Iraq has had an official policy of providing family planning and contraception for the last 20 years. However, it is unclear to what extent women are able to access family planning services. Almost one-third of family planning institutions have been destroyed since 2003. Technological advances in family planning are unavailable and both healthcare providers and women alike are unaware of newer family planning options. The key concerns for women seeking health care include respect, trust, privacy and confidentiality – values that are often compromised in busy facilities.
Women are legally free to make independent decisions about their health and reproductive rights, but they are less able to exercise this freedom outside large cities. Furthermore, greater poverty and ignorance about women’s health issues leads many families in these areas to resort to folk remedies and informally trained midwives.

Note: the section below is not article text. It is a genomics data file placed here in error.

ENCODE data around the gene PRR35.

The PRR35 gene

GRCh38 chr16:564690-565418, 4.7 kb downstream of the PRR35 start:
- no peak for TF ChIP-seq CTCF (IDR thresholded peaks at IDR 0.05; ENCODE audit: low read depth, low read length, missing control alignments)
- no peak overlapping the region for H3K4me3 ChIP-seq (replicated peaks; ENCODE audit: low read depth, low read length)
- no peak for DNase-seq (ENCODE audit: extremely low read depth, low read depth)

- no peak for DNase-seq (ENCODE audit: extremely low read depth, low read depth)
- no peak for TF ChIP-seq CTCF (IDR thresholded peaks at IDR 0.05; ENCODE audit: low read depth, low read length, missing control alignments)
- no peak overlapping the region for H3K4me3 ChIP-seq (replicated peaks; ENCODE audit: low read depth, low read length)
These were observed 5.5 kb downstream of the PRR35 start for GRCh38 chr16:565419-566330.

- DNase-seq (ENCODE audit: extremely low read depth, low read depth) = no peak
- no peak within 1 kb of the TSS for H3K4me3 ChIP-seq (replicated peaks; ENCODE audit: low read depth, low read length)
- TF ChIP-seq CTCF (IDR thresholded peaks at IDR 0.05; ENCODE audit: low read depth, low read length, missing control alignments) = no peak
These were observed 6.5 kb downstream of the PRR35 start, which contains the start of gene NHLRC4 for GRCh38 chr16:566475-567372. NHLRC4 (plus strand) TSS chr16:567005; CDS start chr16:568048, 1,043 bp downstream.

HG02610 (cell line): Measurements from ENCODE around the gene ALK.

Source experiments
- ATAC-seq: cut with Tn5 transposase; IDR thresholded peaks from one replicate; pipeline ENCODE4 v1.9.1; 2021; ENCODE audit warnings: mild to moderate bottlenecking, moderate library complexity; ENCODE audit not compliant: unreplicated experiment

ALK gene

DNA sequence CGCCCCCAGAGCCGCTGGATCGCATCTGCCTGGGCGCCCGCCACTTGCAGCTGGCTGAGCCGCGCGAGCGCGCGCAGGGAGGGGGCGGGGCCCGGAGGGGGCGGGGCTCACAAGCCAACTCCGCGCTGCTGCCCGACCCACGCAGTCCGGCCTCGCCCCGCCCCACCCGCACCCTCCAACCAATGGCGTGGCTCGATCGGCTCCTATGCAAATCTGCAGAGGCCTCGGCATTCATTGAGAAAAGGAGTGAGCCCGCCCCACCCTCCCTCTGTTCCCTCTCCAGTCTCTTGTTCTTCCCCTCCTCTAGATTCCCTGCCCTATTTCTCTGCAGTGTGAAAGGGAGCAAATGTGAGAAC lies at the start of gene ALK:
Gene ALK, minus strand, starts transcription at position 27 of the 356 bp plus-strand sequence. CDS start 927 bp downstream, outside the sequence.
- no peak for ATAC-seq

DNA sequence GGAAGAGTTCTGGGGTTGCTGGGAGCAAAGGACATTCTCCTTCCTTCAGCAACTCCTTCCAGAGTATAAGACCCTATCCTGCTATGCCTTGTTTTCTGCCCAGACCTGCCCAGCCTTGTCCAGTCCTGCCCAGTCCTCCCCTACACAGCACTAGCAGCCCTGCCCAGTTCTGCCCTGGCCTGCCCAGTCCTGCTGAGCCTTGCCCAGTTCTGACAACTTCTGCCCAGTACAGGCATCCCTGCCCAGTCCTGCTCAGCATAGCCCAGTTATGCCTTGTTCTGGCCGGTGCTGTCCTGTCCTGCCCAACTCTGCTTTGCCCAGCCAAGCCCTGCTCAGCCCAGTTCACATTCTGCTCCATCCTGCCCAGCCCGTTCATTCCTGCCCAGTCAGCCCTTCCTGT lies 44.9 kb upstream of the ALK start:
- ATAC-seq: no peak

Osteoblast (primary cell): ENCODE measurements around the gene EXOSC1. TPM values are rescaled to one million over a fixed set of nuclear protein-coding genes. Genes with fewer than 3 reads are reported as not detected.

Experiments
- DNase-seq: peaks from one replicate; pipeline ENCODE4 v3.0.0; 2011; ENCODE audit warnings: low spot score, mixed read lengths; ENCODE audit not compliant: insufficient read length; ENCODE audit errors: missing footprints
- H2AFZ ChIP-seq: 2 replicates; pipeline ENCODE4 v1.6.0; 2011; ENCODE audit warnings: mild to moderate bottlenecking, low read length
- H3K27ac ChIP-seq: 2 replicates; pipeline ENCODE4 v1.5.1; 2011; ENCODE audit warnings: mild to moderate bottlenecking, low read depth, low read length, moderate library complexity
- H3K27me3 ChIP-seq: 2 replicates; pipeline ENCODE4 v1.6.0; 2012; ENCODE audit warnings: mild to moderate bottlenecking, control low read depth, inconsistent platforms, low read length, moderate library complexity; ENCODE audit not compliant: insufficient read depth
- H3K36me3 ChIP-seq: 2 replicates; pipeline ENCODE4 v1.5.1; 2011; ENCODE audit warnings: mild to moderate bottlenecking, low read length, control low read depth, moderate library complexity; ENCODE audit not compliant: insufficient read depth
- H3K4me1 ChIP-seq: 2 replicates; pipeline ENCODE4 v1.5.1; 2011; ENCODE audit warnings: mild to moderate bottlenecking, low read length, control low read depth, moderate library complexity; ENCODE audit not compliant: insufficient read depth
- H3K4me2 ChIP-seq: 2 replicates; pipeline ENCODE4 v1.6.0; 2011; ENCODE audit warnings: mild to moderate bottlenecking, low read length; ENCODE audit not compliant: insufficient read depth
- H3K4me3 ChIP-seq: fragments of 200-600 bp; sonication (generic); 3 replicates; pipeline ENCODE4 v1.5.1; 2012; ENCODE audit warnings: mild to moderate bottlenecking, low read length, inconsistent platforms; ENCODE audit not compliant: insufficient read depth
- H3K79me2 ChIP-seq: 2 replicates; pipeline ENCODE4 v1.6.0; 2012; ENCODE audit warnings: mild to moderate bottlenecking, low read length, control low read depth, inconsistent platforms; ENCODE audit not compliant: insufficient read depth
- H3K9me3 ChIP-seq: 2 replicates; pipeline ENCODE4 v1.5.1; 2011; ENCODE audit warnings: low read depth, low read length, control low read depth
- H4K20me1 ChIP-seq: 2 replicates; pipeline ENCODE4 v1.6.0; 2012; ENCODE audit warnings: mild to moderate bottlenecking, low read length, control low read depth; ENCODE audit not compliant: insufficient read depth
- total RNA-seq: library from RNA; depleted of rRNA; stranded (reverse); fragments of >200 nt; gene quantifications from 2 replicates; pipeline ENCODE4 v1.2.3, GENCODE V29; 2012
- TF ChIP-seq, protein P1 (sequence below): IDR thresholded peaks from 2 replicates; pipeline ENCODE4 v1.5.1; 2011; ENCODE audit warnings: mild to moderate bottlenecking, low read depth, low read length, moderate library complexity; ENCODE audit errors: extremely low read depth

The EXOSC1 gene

The patriarchal attitudes, cultural and religious beliefs, and economic conditions at social and institutional levels impede women’s free access to family planning services. Women are therefore unable to choose the spacing and number of children in their families.
As a conclusion, societies and their national health systems need to be better geared to meet women’s health needs in terms of access, comprehensiveness and responsiveness. Policies and programmes must ensure that gender norms and socio-economic inequalities do not limit women’s ability to access health information and health-care services. Broader strategies such as poverty reduction, increased literacy, training and education, and increased opportunities for participation in economic, social and political activities will contribute to progress in women’s health. Deliberate steps should be taken to integrate gender analysis and actions into public health policies and financial barriers to the use of services must be eliminated. The economic empowerment of women should be seen as an important component of any policy response.
You can contact Women for Progress through Suaad.firstname.lastname@example.org; +964 79016 44319